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    relating to traffic laws:  state govt can restrict driving on the public roads to drivers with valid current licenses, and restrict drivers to vehicles registered as having passed inspection, notwithstanding argument about a "right to travel".  Hendrick v.  Maryland (1915) 235 US 610 (a state may restrict the use of its highways to drivers who have complied with the license, insurance and vehicle registration laws of this state or, if the driver is a non-resident, of his home state); Bell v. Burson (1971) 402 US 535 (state statute which denies or suspends drivers license for failure to carry insurance or comparable financial responsibility does not violate constitution);  (this authority to prescribe reasonable requisites for the "privilege" of driving on the public highways is inherent in state and local govts) State v.  Booher (Tenn.Crim.App 1997) 978 SW2d 953 ("the appellant asserts that the state ... has unduly infringed upon his 'right to travel' by requiring licensing and registarion .... However, contrary to his assertions, at no time did the State of Tennessee place constraints upon the appellant's exercise of this right.  His right to travel ... remains unimpeded.... Rather, based upon the context of his argument, the appellant asserts an infringement upon his right to operate a motor vehicle on the public highways of this state.  This notion is wholly separate from the right to travel.  The ability to drive a motor vehicle on a public highway is not a fundamental 'right'.  Instead, it is a revocable 'privilege' that is granted upon compliance with statutory licensing procedures.");  Quackenbush v. Superior Court (1997) 60 Cal.App.4th 454, 70 Cal.Rptr.2d 271 (state can require insurance for drivers licenses); ditto (state has legitimate interest in requiring financial responsibility of drivers) Berberian v. Lussier (1958) 87 RI 226, 139 A2d 869 (this crank, a lawyer who was evidently his own favorite client and eventually got himself disbarred for threatening to bomb the courthouse, Carter v. Berberian (RI 1981) 442 A2d 1263, later got his 13 year old son to sue over the age requirement for learners permits, see below);  see generally essay, Validity of Motor Vehicle Financial Responsibility Act, 35 ALR2d 1011 & suppl.; Guerrero v. Ryan (1995) 272 IL.App.3d 945, 209 IL.Dec 408, 651 NE2d 586 app.denied 163 IL.2d 556, 657 NE2d 621 cert.den 516 US 1180 (state can suspend license already issued if lack of insurance is discovered, drivers license not a basic constitutional right); similarly State v. Turk (1982) 197 Mont 311, 643 P2d 224; ditto Berberian v. Lussier (1958) 87 RI 226, 139 A2d 869; (cannot evade insurance requirement by religious objections) State v.  Cosgrove (So.Dak. 1989) 439 NW2d 119 cert.den 493 US 846; similarly State v. Skurdal (1988) 235 Mont 291, 767 P2d 304 ("This is obviously a growing school of thought which had been misguided....  The notion of right to travel remains wholly separate from the right or privilege to operate a motor vehicle on the public highways." The court made a point of discussing many of the crank arguments against requiring drivers licenses; evidently the crank notion is not only are the licensing requirements inapplicable to them but also speed limits); similarly City of Bismarck v. Stuart (No.Dak 1996) 546 NW2d 366 ("No court has ever held that it is an impermissible infringement upon a citizen's constitutional Right to Travel for the legislature to decree that ... every person who operates a motor vehicle on public roads must have a valid operator's license.... The legislature has the constitutional police power to ensure safe drivers and safe roads."); similarly City of Salina v. Wisden (Utah 1987) 737 P2d 981 ("Mr. Wisden's assertion that the right to travel encompasses 'the unrestrained use of the highway' is wrong.  The right to travel granted by the state and federal constitutions does not include the ability to ignore laws governing the use of public roadways.  The motor vehicle code was promulgated to increase the safety and efficiency of our public roads.  It enhances rather than infringes on the right to travel.  The ability to drive a motor vehicle on a public roadway is not a fundamental right; it is a privilege that is granted upon the compliance with the statutory licensing procedures."); similarly ("The right to operate a motor vehicle is wholly a creation of state law; it certainly is not explicitly guaranteed by the Constitution, and nothing in that document or in our state constitution has even the slightest appearance or an implicit guarantee of that right.  The plaintiff's argument that the right to operate a motor vehicle is fundamental because of its relation to the fundamental right of interstate travel ... is utterly frivolous.  The plaintiff is not being prevented from traveling interstate by public transportation, by common carrier, or in a motor vehicle driven by someone with a license to drive it.  What is at issue here is not his right to travel interstate, but his right to operate a motor vehicle on the public highways, and we have no hesitation in holding that this is not a fundamental right.") Berberian v. Petit (RI 1977) 374 A2d 791,   86 ALR3d 468 (this case was a 13-year-old boy challenging the age requirement for learners permits, the court quoted from a 1958 decision involving his father's challenge to the requirement for motorists insurance);  similarly  Jones v. City of Newport (1989) 29 Ark.App 42, 780 SW2d 338; similarly Azubuko v. Registrar of Motor Vehicles (1st Cir unpub 9/3/96) cert.den 520 US 1157; ditto (state can require drivers license, vehicle registration, display of  license plate, etc., notwithstanding argument about "right to travel") State v.  Weisman (Minn.App unpub 11/1/88) cert.den 489 US 1080; ditto Maxfield v. Corwin (WD Mich unpub 3/17/87); ditto ("While there exists a fundamental right to travel, neither this court, nor our [state] supreme court, nor the US Supreme Court has ever held that there exists a fundamental right to drive a moter vehicle."  State can require display of official registration tag, and that driver present police with valid license and car registration, even against purported religious objections, and can punish for use of homemade license plate) Terpstra v. State (Ind.App 1988) 529 NE2d 839; ditto City of Spokane v. Port (1986) 43 Wash.App 273, 716 P2d 945 revw.den 106 Wash.2d 1010; State v. Patterson (Kan.App unpub 2/14/92) review den (Kan. Supm 1992) 250 Kan 807; ditto US  ex rel Verdone v.  Circuit Court for Taylor County (7th Cir 1995) 73 F3d 669; similarly Commonwealth v.  Levy (1961) 194 Penn.Super 390, 169 A2d 596; see especially essay, Validity of statute making it a criminal offense for operator of motor vehicle not to carry or display his license or registration, 6 ALR3d 506 & suppl.); similarly (right to "property" does not enable perp to drive his car despite its lack of registration, safety inspection,  license plate, drivers license, etc., nor to prevent it from being impounded until he complies with the licensing laws) Wisden v. City of Salina (Utah 1985) 709 P2d 371; similarly (perp already had an SSN but refused, supposedly on religious grounds, to provide it to apply for drivers license and thereby refused to renew or carry drivers license on religious grounds; "The appellant advised [the policewoman] that he could not be arrested because her God was not as big as his God.  He referred to her as 'an agent of the socialist govt ...", court held the state had sufficient reasons to require SSNs for drivers licenses and that, since driving without a license is a crime, religious fastidiousness could not excuse a criminal act) State v. Loudon (Tenn.Crim.App 1993) 857 SW2d 878;  similarly (when cranks already have SSNs but refuse to reveal them for drivers licenses applications, supposedly on religious grounds)  Penner v. King (Mo.Supm 1985) 695 SW2d 887; similarly (refused to reveal SSNs for drivers license on privacy grounds, citing various laws on non-disclosure of SSNs, court held that state could require disclosure of SSN on license application) Nowlin v DMV (1997) 53 Cal.App.4th 1529, 62 Cal.Rptr.2d 409; if state law requires the SSN on the license application then the use of the SSN is not optional and an applicant who fails to provide his SSN will thereby be refused a license.  Schmidt v. Powell (IL App 1972) 4 IL.App.3d 34, 280 NE2d 236; Ostric v. Board of Appeals on Motor Vehicle Policies (Mass 1972) 361 Mass 459, 280 NE2d 692; similarly (crank claimed to have unilaterally revoked his SSN and tried to invoke state law that would permit an individual without an SSN to obtain a drivers license upon submission of a federal govt document attesting to the lack of a Soc.Sec. number or account for that person, at least the individual's own assertion without the federal documentation was insufficient; the court noted that driving on the public roads is a privilege, not a right nor a contract, and the state may impose reasonable conditions upon that privilege and someone too fastidious to meet those conditions would not obtain the privilege) Hershey v. Commonwealth Dept of Transportation (Penn.Commonw.Ct 1995) 669 A2d 517 app.den 544 Penn 664, 676 A2d 1202; ditto Kocher v. Bickley (Penn.Commonw.Ct  1999) 722 A2d 756; similarly (state can insist on SSN to obtain a drivers license and apparently not required to offer alternatives to someone with religious objections to having an SSN) McDonald v. Alabama Dept of Public Safety (Alab.Civ.App unpub 4/9/99); ditto Miller v. Reed (9th Cir 1999) 176 F3d 1202  (and quoting from Bowen v. Roy, 1986, 476 US 693, which upheld an AFDC requirement that welfare payments would not be paid for children whose parents did not provide the child's SSN, notwithstanding the parents' religious objections to SSNs, and without offering an alternative); requirement of SSN to obtain a drivers license did not infringe on religious rights, because the "plaintiffs may preserve their religious scruples intact by foregoing  this privilege [of driving on the public roads].  It is for them to balance the resulting inconvenience."  Penner v. King (Mo. 1985) 695 SW2d 887; similarly, "The state of Missouri, by making the licensing requirements in question, is not prohibiting Davis from expressing or practicing his religious beliefs or from traveling throughout this land.  If he wishes, he may walk, ride a bicycle or horse, or travel as a passenger in an automobile, bus, airplane or helicopter.  He cannot, however, operate a moto vehicle on the public highways without ... a valid operator's license." State v. Davis (Mo.App 1988) 745 SW2d 249; (on the other hand, some states have made provision for issuing drivers licenses in special circumstances in which an SSN is unavailable, such as lawfully admitted aliens, with their green cards, who are ineligible for Soc.Sec.)  Lauderbach v. Zolin (Cal.App 1995) 35 Cal.App.4th 578, 41 Cal.Rptr.2d 434; similarly (accepting the IRS's Taxpayer Identification Number [TIN] as a substitute for the SSN) Devon Inc. v. State Bureau (Ohio App 1986) 31 Ohio App.3d 130, 508 NE2d 984; ditto (state would accept TIN as a substitute for the SSN and not obliged to create any more alternatives)  Kocher v. Bickley (Penn.Commonw.Ct  1999) 722 A2d 756;   [the state may also give applicants the option of not having their SSNs appear on their drivers license and the public registry but may stil require the SSN on the applications. Doe v. Registrar of Motor Vehicles (Mass.Super unpub 6/8/93) 1 Mass.L.Rptr 156, 21 Media L.Rptr 2041; and if the drivers license does not display the SSN, a policeman stopping the driver may insist on seeing the driver's Soc.Sec. card when the SSN is required on traffic citations. State v. T.N. Hill (Ohio App. unpub 2/6/92)];   neither right to migrate nor right to a job implies a right to unlicensed driving. Maher v. State (Ind.App 1993) 612 NE2d 1063;  (ditto, when crank sent the state letters "rescinding his signature" to all drivers license papers assenting to the state's statutory consent to breathalyzer test this had the effect of cancelling his drivers license, and he was charged with unlicensed driving; moreover, the state's refusal to return his car until he presented a valid license and registration was not a taking without due process) Maxfield v. Corwin (WD Mich unpub 3/17/87);  {Note: There are reasons, other than dangerous driving, that a court may use to suspend or revoke drivers licenses; e.g.  non-payment of taxes; Wells v. Malloy (D Vt 1975) 402 F.Supp 856 aff'd 538 F2d 317; failure to pay court fines; City of Milwaukee v. Kilgore (Wis.App 1994) 185 Wis.2d 499, 517 NW2d 689; failure to pay child support; Richey v. Richey (La.App 1997) 704 So.2d 343; generally  essay, Revocation or Suspension of Drivers License for Reason Unrelated to Motor Vehicle, 18 ALR5th 542 & suppl.   Another essay deals with putting conditions upon the reinstatement of a suspended license, such as requiring proof of financial responsibility. 2 ALR5th 725.}     ("The right to travel on public highways is not absolute.  It is subject to reasonable regulation by the state, pursuant to the police power granted by the Constitution.  We have previously held that the motor vehicle codes are a valid use of police power.  We have also previously held that requiring automobile insurance coverage and the registration of vehicles is a valid use of the police power and does not violate the due process requirements of the US Constitution.") State v. R.E. Wilson (Mont.Supm unpub 12/3/98); {The references to the "right to travel" in this propaganda turn out to refer to court cases that dealt with restrictions on passports, or on restrictions on out-of-state visitors or newcomers to a state obtaining employment or benefits such as food stamps; cf. G.B. Hartch, Wrong Turns: A critique of the Supreme Court's right to travel cases, 21 Wm. Mitchell Law Rev. 457 (1995).  The exercise of state and municipal police powers to regulate and restrict traffic on public roads predates the automobile by at least a half-century, when bicycle riding was restricted to avoid frightening horses; cf.  R.D. Perry, The Impact of the Sport of Bicycle Riding on Safety Law, 35 Amer. Business Law Jrnl 185 (1998).  In France, the registration of automobiles goes back to 1893, before the first US automobile factory, and in the US, registration of cars dates back to 1901 and the licensing of drivers to 1916, and by the mid-1920s there were, in almost every state, age requirements and other limitations on who could be licensed to operate an automobile, even for personal use; for example, see J. Simon, Driving Governmentality: Automobile accidents, insurance, and the challenge to social order in the inter-war years, 1919 to 1941, 4 Conn. Insur. Law Jrnl 521 (1998).  As the US Supreme Court noted in 1915, "The movement of motor vehicles over the highways is attended by constant and serious dangers to the public, and is also abnormally destructive to the [high]ways themselves. ... [A] state may rightfully prescribe uniform regulations necessary for public safety and order in respect to the operation upon its highways of all motor vehicles - those moving in interstate commerce as well as others. ... This is but an exercise of the police power uniformly recognized as belonging to the states and essential to the preservation of the health, safety, and comfort of their citizens." Hendrick v. Maryland (1915) 235 US 610;   and in  1927, "Motor vehicles are dangerous machines, and even when skillfully and carefully operated, their use is attended by serious dangers to persons and property.  In the public interest the state may make and enforce regulations reasonably calculated to promote care on the part of all, residents and non-residents alike, who use its highways. ...  The state's power to regulate the use of its highways extends to their use by non-residents as well as by residents." Hess v. Pawloski (1927) 274 US 352.   There is nothing in the cranks' reliance on a "right to travel" to try to exempt themselves from driver license and traffic laws that limits their theory to wheeled vehicles and they might eventually claim an unregulated right to pilot aircraft over cities!   Courts have already held that driving without a license or registration is, by itself, indicative of reckless driving; see essay, 29 ALR2d 963 & suppl.} ;    (enforcement of traffic laws is not governed by the UCC; speed limits and their enforcement is not a violation of the "right to travel") Barcroft v.  State (Tex.App 1994) 881 SW2d 838; ditto (UCC inapplicable to case involving driving unregistered vehicle) Gipson v. Callahan (WD Tex 1997) 18 F.Supp.2d 662; (state can require that vehicle be maintained with current inspection and registration stickers and tags) State v.  Kuball (Minn.App unpub 8/15/89);  state can require that drivers carry a drivers license, vehicle registration and proof of insurance. City of Billings v. Skurdal (1986) 224 Mont 84, 730 P2d 371 cert.den 481 US 1020; Nowlin v. Dept of Motor Vehicles (1997) 53 Cal.App.4th 1529, 62 Cal.Rptr.2d 409 (state can require applicants for new or renewed license to provide their Soc.Sec numbers and refuse licenses until applicant obtains a Soc.Sec number); ditto Miller v. Reed (9th Cir 1999) 176 F3d 1202;  ditto McDonald v. Alabama Dept of Public Safety (Alab.Civ.App unpub 4/9/99); ditto Hersshey v. Commonwealth (Commonw.Ct of Penn 1996) 669 A2d 517 app.denied (Penn Supm unpub 6/4/96) 544 Pa 664, 676 A2d 1202; ditto (and also pretending that accepting a benefit from the state, in the form of a license, is against his religion) Terpstra v. State (Ind.App 1988) 529 NE2d 839;  ditto State v. Clifford (1990) 57 Wash.App 127, 787 P2d 571 review denied 114 Wash.2d 1025, 792 P2d 535; ditto State v.  Booher (Tenn.Crim.App 1997) 978 SW2d 953; ditto (claiming that his religious beliefs were against registering for a drivers lic) Schmidt v. Powell (IL App 1972) 4 IL.App.3d 34, 280 NE2d 236; ditto (and also pretending that violation of license and registration laws is a victimless crime) State v. Yoder (Ohio App unpub 6/7/95); (police request that driver show  them his license and registration and proof of insurance is not a "search" under the Fourth Amendment, the law requires a driver to keep these documents, and driver cannot insist on search warrant) State v.  Reed (1984) 107 Ida 162, 686 P2d 842; (ditto, does not violate Fifth Amendment) Sherman v.  Babbitt (9th Cir 1985) 772 F2d 1476; (ditto, does not violate First Amendment religious rights) Terpstra v. State (Ind.App 1988) 529 NE2d 839; (as part of a justifiable traffic stop, the police can instruct the driver to step out of his car) Pennsylvania v.  Mimms (1977) 434 US 106;   (thought that posting No Trespassing notices on his truck was a sufficient substitute for having license plates - and was surprised when the police had his truck towed away) Fenili v. Calif. Dept of Motor Vehicles (ND Cal unpub 6/16/98); (homemade license plate, saying "Freeman", not acceptable, and state may impound car until perp presents current and valid license, registration, etc.) Maxfield v. Corwin (WD Mich unpub 3/17/87); (mere use of homemade license plates is indicative that car is not properly registered and is sufficient to justify police stop) Granse v. State (Minn.App unpub 7/1/97);  State v. French (1994) 77 Haw 222, 883 P2d 644 (required to comply with license and traffic laws event though perp believes that Hawaii is still an independent kingdom, there is no federal legislation that overrides the state’s authority to regulate driving); driving is a privilege not an inherent right and may be regulated by the state for public safety reasons: Jones v. City of Newport (1989) 29 Ark.App 42, 780 SW2d 338; (driving not synonymous with "right to travel") Azubuko v. Registrar of Motor Vehicles (1st Cir unpub 9/3/96) cert.den 520 US 1157; ditto City of Spokane v. Port (1986) 43 Wash.App 273, 716 P2d 945 revw.den 106 Wash.2d 1010;  similarly (including driver license laws and requirement for vehicle registration and insurance) Goode v. Foster (D. Kan unpub 10/21/96); ditto Gordon v. State (1985) 108 Ida 178, 697 P2d 1192; ditto State v. Von Schmidt (1985) 109 Ida 736, 710 P2d 646; ditto Endsley v. State (1987) 184 Ga.App 797, 363 SE2d 1; similarly Lebrun v. State (1986) 255 Ga 406, 339 SE2d 227; ditto Humphreys v. State (Okla. Crim. App 1987) 738 P2d 188; ditto State v.  Booher (Tenn.Crim.App 1997) 978 SW2d 953 (privilege of operation a motor vehicle on the public streets is "wholly separate from the right to travel"; perp refused to identify himself to police, tried to present policeman with his own version of "Miranda warning"; claims to be immune to license & registration requirement as an "unenfranchised citizen of Tennessee", etc.;  held "No person in the State of Tennessee may exempt himself or herself from any law simply by declaring that he or she does not consent to its applying to them"); ditto State v. D.R. Gibson (1985) 108 Ida. 202, 697 P2d 1216 (perp claimed that as a "free man" who had not "accepted" a drivers license, he is exempt from all traffic laws);  similarly Terpstra v. State (Ind.App 1988) 529 NE2d 839;  similarly State v. Stuart (No.Dak 1996) 544 NW2d 158; similarly (including argument that his driving is not "commercial" or not connected to govt activity and therefore not susceptible to any state controls) State v. Skurdal (1988) 235 Mont 291, 767 P2d 304 ("That claim is baseless in Montana and we find no law in any other jurisdiction to support it either."); ditto (tried to argue that registration and licensing laws only apply if the vehicle is "for extraordinary use"; "We see no reason why we should place any limitations on the application of the registration statute when the legislature decided not to.") Slye-Nelson v. State (Tex.App 1993) 862 SW2d 628; ditto ("completely frivolous and meritless") J.M. Anderson v. State of Michigan (WD Mich unpub 3/18/93); ditto City of Spokane v. Port (1986) 43 Wash.App 273, 716 P2d 945 revw.den 106 Wash.2d 1010;  ditto City of Belton v Horton (Mo.App 1997) 947 SW2d 104; ditto Humphreys v. State (Okla. Crim. App 1987) 738 P2d 188; ditto (claimed "it is a legal impossibility for the state or anyone to collect a civil penalty for non-registration of a private vehicle" and wanted $2.5M in damages; "completely frivolous and meritless") J.M. Anderson v. State of Michigan (WD Mich unpub 3/18/93);  ditto (also that this was a "victimless crime") City of South Euclid v. Carroll (Ohio App unpub 10/6/88) app.dism 42 Oh.St.3d 706, 537 NE2d 225; similarly (tried to argue that limiting driving to those able to afford car insurance was discriminatory) Maher v. State (Ind.App 1993) 612 NE2d 1063; ditto State v.  J.S. Smith (Minn.App unpub 6/11/96); (tried to argue that he could not be required to pay a fine nor pay for a license nor  for  registration in the absence of gold and silver coiage) Lowry v. State (Alask.App 1982) 655 P2d 780;  (tried to argue that a traffic ticket required the same tedious red tape, such as notarization or accompanying papers, as a formal indictment or a complaint in a lawsuit) State v. Gibson (Ohio App unpub 6/19/95);  (seemed to think that by denying US citizenship could immunize himself from drunk driving laws and from traffic court) T.J. Johnson v. State (Ark.App unpub 10/7/92);  ditto (as "a ‘free’ man who is no longer a 14th Amendment citizen, he is not required to register his vehicle, wear a seatbelt or maintain liability insurance, ... also asserts that he is not required to abide by any state or federal laws.") State v. Folda (Mont 1994) 267 Mont 523, 51 Mont St.Rep 1149, 885 P2d 426; ditto State v. Skurdal (1988) 235 Mont 291, 767 P2d 304; ditto (argued that his unregistered truck was not a vehicle but a "religious conveyance" and as a "natural citizen" rather than an enfranchised citizen he was exempt from licensing law) Terpstra v. State (Ind.App 1988) 529 NE2d 839; ditto (also tried to argue that his unregistered automobile was not a "motor vehicle" unless and until it was registered) State v.  Booher (Tenn.Crim.App 1997) 978 SW2d 953; similarly (altho alone in his truck, tried to deny that he was "driving a motor vehicle" but rather "traveling in a conveyance".  "His reasoning for this premise ... is not based on any relevant statute or case precedent, and has no merit. [State law] defines an operator as a person ... 'who is in actual physical control of a motor vehicle upon a highway.' ... Since Davis was in actual physical control of the pickup truck, he was operating a motor vehicle.") State v. Davis (Mo.App 1988) 745 SW2d 249; similarly (argued that traffic laws, even against driving the wrong way down a one-way street, violated the 10th Amendment ... and sent the traffic judge letters on the letterhead of "The Committee to Save the Judges from Hanging Even Though They Deserve It" with the printed marginalia that "oppressed people have never once regained their freedom until they had hung the judges and stoned the tax collectors to death." ) Freeman v. Town of Lusk (Wyo.Supm 1986) 717 P2d 331; similarly (awarded himself, as "a first class judicial citizen", a permanent lifetime "travelers authorization" ... "it also means that never again will he have to wait in line at the Dept of Motor Vehicles for a renewal") Estes-El  v. Town of Indian Lake (ND NY unpub 5/11/98); (an international driving permit is not, alone, a sufficient substitute for a drivers license, and requires additionally a drivers license from that person's  country or state of residence) Schofield v.  Hertz Corp.  (1991) 201 Ga.App 830, 412 SE2d 853; Dwyer v. Margono (1997) 128 N.C.App 122, 493 SE2d 763 review den (1998) 347 NC 670, 500 SE2d 85; Eskew v.  Young (SD IL 1998) 992 F.Supp 1049; someone whose drivers license had been deliberately suspended or revoked here cannot resume driving by obtaining an international drivers permit.  People v.  Platts (1995) 274 Ill.App.3d 753, 655 NE2d 300; where an arrestee has an international drivers permit in a false name that is a strong indication of an inclination and ability to flee and adopt false identities for which a high bail may be demanded.  US v.  Himler (3d Cir 1986) 797 F2d 156; having organized a small mob to resist law enforcement efforts to arrest him, having denied his citizenship and denied being susceptible to the laws or courts, and having threatened the judge, all justify the court refusing to allow him bail or pre-trial release.  US v.  Kanahele (D Haw 1995) 951 F.Supp 921;  {The international driving permit is issued under the authority of the UN Convention on International Road Traffic, and it serves as an authoritative multi-lingual translation and verification of the person's home drivers license, which means that it has no legal weight without  that home drivers license (and, also, a driver's international permit has no weight inside the driver's home country).  It is good for not more than 12 months (less in some countries) and the driver is still subject to all the traffic laws.  In the US, they are available from AAA for $10.  Apparently there is a lively Internet scam of selling unauthorized or fake permits and at prices up to $300; cf.  USA Today, 5 March 1999; Business Wire, 20 Jan 1999; Toronto Star, 5 Sept 1998}.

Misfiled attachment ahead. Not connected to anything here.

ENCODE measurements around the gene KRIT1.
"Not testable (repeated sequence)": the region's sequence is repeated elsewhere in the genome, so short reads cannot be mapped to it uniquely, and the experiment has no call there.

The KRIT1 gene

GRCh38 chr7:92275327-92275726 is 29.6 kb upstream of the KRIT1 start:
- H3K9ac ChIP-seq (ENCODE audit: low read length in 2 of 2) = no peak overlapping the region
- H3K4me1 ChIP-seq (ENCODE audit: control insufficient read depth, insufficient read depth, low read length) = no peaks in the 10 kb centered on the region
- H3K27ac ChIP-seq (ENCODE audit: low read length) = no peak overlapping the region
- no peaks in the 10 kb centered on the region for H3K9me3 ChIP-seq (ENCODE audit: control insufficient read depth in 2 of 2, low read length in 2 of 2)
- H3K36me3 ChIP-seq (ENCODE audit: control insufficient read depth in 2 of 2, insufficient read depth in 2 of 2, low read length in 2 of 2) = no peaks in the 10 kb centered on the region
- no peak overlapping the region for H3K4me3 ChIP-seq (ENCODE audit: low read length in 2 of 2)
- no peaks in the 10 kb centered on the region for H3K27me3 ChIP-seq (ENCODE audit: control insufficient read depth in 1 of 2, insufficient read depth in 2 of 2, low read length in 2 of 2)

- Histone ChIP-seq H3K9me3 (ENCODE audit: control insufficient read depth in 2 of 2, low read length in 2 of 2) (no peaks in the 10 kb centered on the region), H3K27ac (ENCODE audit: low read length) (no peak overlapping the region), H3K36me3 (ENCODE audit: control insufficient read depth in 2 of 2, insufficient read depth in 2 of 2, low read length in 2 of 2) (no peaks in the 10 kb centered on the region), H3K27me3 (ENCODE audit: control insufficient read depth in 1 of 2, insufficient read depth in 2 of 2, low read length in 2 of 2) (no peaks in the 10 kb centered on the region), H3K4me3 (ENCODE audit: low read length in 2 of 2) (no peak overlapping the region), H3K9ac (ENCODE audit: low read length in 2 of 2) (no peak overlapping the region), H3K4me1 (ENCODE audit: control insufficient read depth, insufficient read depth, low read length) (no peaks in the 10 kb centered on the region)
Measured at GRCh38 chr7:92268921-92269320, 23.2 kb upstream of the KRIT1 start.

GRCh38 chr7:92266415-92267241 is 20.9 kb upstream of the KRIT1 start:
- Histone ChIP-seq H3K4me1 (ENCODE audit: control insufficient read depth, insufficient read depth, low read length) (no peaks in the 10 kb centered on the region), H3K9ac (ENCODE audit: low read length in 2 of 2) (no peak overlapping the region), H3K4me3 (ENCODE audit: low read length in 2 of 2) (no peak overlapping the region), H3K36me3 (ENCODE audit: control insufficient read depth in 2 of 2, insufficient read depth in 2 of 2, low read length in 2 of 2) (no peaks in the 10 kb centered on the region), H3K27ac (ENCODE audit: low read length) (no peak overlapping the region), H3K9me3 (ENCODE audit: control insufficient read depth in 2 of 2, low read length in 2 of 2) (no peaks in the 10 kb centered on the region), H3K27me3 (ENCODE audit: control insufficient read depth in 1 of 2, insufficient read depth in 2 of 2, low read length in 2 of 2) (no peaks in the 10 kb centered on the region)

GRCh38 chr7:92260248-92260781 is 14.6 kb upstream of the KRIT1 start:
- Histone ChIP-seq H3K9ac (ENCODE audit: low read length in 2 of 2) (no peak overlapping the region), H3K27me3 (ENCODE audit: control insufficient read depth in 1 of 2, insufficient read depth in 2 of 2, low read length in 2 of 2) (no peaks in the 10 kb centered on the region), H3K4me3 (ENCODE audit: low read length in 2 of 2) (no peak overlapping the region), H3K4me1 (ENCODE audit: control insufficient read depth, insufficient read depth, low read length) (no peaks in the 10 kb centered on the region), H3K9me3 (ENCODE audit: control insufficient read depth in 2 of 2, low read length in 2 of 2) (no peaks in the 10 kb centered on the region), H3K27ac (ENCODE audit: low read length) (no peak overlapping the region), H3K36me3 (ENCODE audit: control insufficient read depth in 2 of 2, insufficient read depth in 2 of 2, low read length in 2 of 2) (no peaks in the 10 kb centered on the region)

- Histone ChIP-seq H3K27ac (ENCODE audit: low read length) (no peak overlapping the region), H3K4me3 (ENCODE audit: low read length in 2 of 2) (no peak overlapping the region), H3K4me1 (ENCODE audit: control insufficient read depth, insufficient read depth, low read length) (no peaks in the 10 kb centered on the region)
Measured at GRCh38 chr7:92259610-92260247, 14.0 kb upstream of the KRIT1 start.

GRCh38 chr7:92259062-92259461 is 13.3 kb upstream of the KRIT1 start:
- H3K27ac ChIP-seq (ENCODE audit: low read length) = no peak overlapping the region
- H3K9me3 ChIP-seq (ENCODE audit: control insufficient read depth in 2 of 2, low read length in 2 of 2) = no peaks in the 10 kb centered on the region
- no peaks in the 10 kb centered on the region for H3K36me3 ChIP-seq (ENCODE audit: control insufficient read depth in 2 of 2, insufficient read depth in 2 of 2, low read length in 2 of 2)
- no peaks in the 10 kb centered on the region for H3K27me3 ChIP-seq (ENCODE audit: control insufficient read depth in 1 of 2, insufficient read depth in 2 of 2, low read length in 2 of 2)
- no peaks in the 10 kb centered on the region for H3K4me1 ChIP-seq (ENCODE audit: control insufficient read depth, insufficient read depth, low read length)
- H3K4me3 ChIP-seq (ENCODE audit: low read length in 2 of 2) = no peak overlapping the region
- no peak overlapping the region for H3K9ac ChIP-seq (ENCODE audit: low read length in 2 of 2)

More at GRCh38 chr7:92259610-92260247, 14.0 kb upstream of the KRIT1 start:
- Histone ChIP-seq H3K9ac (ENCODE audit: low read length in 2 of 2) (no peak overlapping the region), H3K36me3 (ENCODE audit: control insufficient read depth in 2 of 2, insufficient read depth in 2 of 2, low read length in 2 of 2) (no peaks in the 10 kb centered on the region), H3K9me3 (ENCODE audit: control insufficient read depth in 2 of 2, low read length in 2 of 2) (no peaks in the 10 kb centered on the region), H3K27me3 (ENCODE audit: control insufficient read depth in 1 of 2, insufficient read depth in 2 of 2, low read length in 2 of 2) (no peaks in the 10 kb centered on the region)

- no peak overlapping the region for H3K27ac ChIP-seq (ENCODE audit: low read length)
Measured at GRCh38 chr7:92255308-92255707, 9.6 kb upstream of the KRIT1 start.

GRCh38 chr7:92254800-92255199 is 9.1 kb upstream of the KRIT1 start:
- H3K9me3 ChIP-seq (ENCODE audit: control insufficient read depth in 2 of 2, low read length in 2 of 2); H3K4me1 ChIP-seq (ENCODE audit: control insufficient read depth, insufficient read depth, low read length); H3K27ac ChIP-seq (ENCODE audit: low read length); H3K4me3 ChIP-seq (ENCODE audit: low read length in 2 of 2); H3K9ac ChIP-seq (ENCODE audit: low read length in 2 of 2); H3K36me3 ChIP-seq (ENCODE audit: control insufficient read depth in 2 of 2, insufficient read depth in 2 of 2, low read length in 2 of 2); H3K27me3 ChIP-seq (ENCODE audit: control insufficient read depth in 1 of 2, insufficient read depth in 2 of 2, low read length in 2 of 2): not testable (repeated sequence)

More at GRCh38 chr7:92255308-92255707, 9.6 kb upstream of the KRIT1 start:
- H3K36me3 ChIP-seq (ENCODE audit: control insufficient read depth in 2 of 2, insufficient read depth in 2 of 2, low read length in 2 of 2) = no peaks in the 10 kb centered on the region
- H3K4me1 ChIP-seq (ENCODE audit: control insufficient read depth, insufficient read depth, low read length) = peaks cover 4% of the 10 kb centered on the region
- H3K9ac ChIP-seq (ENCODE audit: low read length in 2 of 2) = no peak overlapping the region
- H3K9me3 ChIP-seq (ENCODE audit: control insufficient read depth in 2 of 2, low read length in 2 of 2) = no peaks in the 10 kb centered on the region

Bernard J.  Sussman, JD, MLS, CP                            

 (as of: August, 11, 1999)